“My son did great (with homeschooling), even with just two hours of schoolwork a day,” Pray said. “I got him into piano lessons, taught him to read.”

North Carolina’s Department of Administration found 19,000 new homeschool families in the 2020-21 school year. The state only had 9,000 in the 2019-20 year.

Homeschool applications doubled in California during the pandemic. The state received 34,715 affidavits to homeschool their children last school year. Only 14,548 sent in affidavits in the 2018-19 school year.


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We need to protect our children from our demented public officials.

There is no excuse for masking kids.

A team of Johns Hopkins researchers recently reported that when studying a group of about 48,000 children, they found zero COVID deaths among healthy kids…

2smartforlibs | July 28, 2021 at 11:09 am

Between the unions and the unknown consequences of the masks (hypercapnia for one). We need to rethink education not policing

    JusticeDelivered in reply to 2smartforlibs. | July 28, 2021 at 4:36 pm

    I have always used every opportunity to teach both my children and grandchildren. I wove teaching into every aspect of their lives.

    America was build on work ethics first, and once people were established, education. People who shun the intent of education will not do well in a technological , that is their own fault, not ours.

A dark cloud hanging over the surge in homeschooling is the fact that the educrats hate it and want it banned. The Joseph Goebbels media never passes up the opportunity to dump on homeschool parents as dangerous terrorist wackos.

Look for calls for Federal mandates that require parents to use a government-approved curriculum that includes CRT and other Communists goodies. Next will come efforts to require parents be licensed teachers Finally, look for child protective services to start removing special needs children from the care of homeschooling parents on the grounds that NOT sending their child to a public school hellhole constitutes abuse (an education prof at the university near where I live has proposed just that – in my hearing, knowing that my wife and I homeschool and our child is on the autism spectrum). All these things and more have been proposed by Communist politicians.

    There is no question that UNESCO has set its sights on homeschooling so that what it calls NGAs–Non-Governmental Actors–are nonetheless replicating what it calls Quality Learning that actually seeks to deemphasize the transmission of knowledge in favor of a largely non-cognitive, change the child at a noetic level, approach. Parents need to be very careful where they get their curricula from.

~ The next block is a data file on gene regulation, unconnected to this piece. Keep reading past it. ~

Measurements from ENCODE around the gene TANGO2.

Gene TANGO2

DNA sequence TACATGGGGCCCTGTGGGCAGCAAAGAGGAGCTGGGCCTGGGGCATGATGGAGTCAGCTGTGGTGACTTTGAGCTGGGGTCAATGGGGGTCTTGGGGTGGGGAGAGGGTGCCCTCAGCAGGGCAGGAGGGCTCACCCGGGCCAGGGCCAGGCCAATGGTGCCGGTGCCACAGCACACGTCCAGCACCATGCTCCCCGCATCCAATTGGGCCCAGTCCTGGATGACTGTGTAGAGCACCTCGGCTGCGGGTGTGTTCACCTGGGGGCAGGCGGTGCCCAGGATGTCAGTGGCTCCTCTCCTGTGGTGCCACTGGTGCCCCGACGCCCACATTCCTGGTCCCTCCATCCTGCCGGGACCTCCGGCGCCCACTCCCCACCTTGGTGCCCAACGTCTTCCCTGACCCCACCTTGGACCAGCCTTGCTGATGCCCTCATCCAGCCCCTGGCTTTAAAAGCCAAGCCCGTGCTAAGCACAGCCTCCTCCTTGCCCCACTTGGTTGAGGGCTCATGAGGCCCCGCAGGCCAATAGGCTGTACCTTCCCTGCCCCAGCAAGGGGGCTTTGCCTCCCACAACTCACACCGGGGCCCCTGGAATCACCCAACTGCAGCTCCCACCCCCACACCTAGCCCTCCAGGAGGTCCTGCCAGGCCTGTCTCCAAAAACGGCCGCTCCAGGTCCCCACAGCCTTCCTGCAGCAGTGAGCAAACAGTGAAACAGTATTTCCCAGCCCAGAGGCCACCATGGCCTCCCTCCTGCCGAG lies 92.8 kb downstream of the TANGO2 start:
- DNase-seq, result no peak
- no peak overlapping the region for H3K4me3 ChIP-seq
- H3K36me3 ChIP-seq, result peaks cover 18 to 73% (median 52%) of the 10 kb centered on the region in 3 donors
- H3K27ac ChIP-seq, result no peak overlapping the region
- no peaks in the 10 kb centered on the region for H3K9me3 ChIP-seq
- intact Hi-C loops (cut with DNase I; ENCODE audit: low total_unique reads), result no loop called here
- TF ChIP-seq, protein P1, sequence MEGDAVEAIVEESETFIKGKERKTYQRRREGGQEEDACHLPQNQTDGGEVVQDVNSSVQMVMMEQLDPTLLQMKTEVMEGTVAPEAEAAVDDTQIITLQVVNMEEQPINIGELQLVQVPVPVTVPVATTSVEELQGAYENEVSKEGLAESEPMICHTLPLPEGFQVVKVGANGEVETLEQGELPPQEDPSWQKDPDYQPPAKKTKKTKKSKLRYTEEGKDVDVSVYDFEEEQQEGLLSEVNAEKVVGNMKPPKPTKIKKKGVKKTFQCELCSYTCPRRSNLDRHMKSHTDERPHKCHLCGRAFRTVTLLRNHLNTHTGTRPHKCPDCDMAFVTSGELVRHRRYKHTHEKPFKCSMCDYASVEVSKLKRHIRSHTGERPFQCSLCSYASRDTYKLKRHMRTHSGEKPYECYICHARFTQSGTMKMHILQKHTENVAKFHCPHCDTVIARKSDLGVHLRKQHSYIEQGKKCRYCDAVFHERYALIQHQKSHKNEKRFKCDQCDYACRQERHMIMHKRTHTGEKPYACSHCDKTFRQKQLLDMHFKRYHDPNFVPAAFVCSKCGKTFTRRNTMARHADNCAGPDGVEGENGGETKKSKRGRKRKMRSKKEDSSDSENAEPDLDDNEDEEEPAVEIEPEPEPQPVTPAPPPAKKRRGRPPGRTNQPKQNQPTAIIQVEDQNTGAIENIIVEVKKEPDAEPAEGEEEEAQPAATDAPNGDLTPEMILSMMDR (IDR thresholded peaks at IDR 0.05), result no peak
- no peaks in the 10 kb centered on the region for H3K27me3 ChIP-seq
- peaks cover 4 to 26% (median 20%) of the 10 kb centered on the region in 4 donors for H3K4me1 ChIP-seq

If they use digital learning they should be aware of the long-standing psychological research every on-line provider and immersive curricula is aware of. The human brain cannot differentiate between virtual experiences and immersive role-playing online and in person in a physical reality. One, however, is much easier to program so that the experiences offered can be planned around the desired neural effects. This reality was discussed by Willis Harman in his alarming book Global Mind Change and was reiterated (with joy at the implications) by Institute for the Future’s Jane MacGonnigal at an ISTE annual conference.

    Be careful parents, but also have fun with the opportunity Homeschooling CAN still allow that is largely becoming rarely available elsewhere now.

    You are correct. Eternal vigilance required.

    Remember the case of the German homeschooling family seeking sanctuary in the US and being denied by the Obama administration.

    This, and the elimination of the school choice program in Washington DC (the beginnings of which are documented in the movie “Miss Virginia”) are two prime examples of the evil of the Obama administration.

    Anybody coming to take my children had better be bullet=proof because that’s not happening. My wife has home-schooled them for years now and they perform above grade level as well as all of them being bilingual as they all speak American English and my wife’s native Czech and yes, I do pay a tutor to come help her with the English lessons. Thanks to covid, I no longer spend my days away from home because I had to sell off my business, so they’re not sneaking in at any time.